skip to Main Content

Why the Power of Arts Conference was so Powerful

Rajeeyah, Arts Education Consultant, reports from the Power of Art Conference

Rajeeyah Finnie-Myers reports back from the Power of Arts Conference in Washington, DC, organized by the Robert Rauschenberg Foundation in May 2014. She was joined by The LP’s founder and board chair Risë Wilson (also Director of Philanthropy at the Rauschenberg Foundation) and teaching artist Rosemary Taylor (pictured in photo L–R).


Rajeeyah wrote:

As I danced on canvas with my masking taped-bubble wrap ballet shoes moving paint around with my feet, I couldn’t help but think of how lucky I was to be in a room with such creative, dedicated and caring people. The Dance Paintings workshop with artist Meghan Snow was just one of many moments that I felt this way. From the student-led tours of The Lab School of Washington, to the embodied synthesis with Urban Bush Women’s Maria Bauman (and really just about everyone and everything in between), the experience of The Power of Art Conference was inspirational. It was a reminder that we—artists, arts educators, arts administrators, advocates, activists—are a part of a community. We are not alone.




One participant—a visual art and dance teacher from Philly—talked about her appreciation for feeling “taken care of” at the conference. I too felt the love. An artist from Mississippi shared that he looked forward to incorporating new elements into his own work inspired by a Photoshop workshop. Others expressed that the conference provided a much needed outlet for dealing with their frustration and even anger that comes from the day-to-day grind of working towards equity in classrooms, neighborhoods,and communities. There were lots of “aha” moments and lots of opportunities to see myself.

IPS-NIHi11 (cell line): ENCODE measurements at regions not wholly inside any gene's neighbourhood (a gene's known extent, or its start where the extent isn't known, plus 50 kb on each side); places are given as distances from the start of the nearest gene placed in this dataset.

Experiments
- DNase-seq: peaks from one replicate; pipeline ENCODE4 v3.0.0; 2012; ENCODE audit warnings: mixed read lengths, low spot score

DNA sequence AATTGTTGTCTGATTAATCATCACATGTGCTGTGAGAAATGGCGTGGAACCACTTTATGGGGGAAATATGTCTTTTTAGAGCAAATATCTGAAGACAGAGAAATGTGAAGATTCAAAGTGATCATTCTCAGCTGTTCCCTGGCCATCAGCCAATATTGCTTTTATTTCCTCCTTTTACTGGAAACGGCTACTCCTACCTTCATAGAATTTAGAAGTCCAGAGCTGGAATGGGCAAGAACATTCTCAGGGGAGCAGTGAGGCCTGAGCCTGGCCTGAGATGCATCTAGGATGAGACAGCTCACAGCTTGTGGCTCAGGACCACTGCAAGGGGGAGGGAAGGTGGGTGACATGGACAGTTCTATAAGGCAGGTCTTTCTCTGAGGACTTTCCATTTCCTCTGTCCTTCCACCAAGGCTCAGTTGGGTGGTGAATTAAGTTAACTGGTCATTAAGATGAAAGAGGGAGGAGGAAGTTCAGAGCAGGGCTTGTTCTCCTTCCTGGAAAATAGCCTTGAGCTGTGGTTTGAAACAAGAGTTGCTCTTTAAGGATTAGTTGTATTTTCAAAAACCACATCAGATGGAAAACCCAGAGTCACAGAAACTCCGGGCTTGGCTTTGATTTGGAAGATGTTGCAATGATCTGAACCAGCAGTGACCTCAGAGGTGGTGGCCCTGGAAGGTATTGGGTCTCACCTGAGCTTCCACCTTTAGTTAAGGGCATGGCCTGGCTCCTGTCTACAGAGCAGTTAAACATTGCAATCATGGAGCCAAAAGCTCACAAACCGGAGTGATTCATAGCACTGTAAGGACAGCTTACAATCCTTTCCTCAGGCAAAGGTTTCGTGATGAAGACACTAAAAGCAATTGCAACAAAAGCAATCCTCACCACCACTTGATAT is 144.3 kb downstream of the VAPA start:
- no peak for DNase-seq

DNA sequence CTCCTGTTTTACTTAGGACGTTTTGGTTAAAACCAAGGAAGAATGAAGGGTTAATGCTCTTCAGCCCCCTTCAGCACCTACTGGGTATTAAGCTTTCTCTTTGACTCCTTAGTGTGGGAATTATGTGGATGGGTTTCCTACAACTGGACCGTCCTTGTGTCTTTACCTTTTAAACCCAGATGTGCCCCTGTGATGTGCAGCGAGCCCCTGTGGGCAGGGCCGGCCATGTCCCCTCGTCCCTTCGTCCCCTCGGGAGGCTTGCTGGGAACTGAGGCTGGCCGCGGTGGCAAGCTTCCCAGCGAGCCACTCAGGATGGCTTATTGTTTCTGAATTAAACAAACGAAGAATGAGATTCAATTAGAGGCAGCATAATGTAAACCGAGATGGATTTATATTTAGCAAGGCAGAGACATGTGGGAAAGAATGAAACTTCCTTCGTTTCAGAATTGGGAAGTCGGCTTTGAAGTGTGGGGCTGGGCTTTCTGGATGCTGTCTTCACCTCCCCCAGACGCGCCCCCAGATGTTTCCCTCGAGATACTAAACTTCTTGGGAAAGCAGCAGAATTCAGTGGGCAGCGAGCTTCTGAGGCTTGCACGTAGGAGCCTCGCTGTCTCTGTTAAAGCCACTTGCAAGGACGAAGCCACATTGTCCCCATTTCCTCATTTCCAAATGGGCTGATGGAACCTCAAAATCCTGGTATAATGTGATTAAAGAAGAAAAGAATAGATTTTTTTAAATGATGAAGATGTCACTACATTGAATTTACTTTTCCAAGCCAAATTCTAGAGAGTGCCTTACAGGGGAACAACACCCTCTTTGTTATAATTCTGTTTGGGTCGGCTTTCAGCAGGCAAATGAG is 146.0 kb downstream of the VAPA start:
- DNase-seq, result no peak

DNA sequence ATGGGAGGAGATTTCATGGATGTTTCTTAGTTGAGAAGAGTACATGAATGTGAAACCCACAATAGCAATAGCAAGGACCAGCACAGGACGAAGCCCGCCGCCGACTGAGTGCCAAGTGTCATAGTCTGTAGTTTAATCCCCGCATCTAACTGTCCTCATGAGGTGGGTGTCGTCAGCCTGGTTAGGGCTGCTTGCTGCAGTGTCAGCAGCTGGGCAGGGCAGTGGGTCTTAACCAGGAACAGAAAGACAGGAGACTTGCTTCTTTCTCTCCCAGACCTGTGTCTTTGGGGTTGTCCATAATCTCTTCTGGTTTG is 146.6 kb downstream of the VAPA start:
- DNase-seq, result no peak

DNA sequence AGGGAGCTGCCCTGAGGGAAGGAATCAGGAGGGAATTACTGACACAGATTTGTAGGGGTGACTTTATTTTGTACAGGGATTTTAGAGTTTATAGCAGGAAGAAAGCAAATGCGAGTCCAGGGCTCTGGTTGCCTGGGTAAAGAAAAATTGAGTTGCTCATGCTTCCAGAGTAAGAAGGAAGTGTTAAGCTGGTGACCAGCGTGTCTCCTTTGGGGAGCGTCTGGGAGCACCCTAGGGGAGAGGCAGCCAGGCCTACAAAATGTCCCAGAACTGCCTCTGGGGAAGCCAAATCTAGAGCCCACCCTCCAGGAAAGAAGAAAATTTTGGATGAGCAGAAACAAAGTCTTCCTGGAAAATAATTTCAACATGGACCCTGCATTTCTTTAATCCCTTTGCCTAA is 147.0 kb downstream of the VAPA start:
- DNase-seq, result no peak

The theme of this year’s conference was Connect and Reflect. We experienced art making as students by trying new things and by looking at familiar things in new ways. We brought our artistic selves to the table to look at art works and asked questions about what we saw—honing in on problem solving skills, collaboration and imagination. We talked to each other. We listened to each other. We took a much needed opportunity to do just what the theme called us to do—connect and reflect. My biggest take-away was that the teacher / facilitator is as much a learner as the students / participants and that we have to take care of ourselves and each other to sustain the power of art.


Read an interview with Rajeeyah here.

Share this post

Share on facebook
Share on twitter
Share on print
Back To Top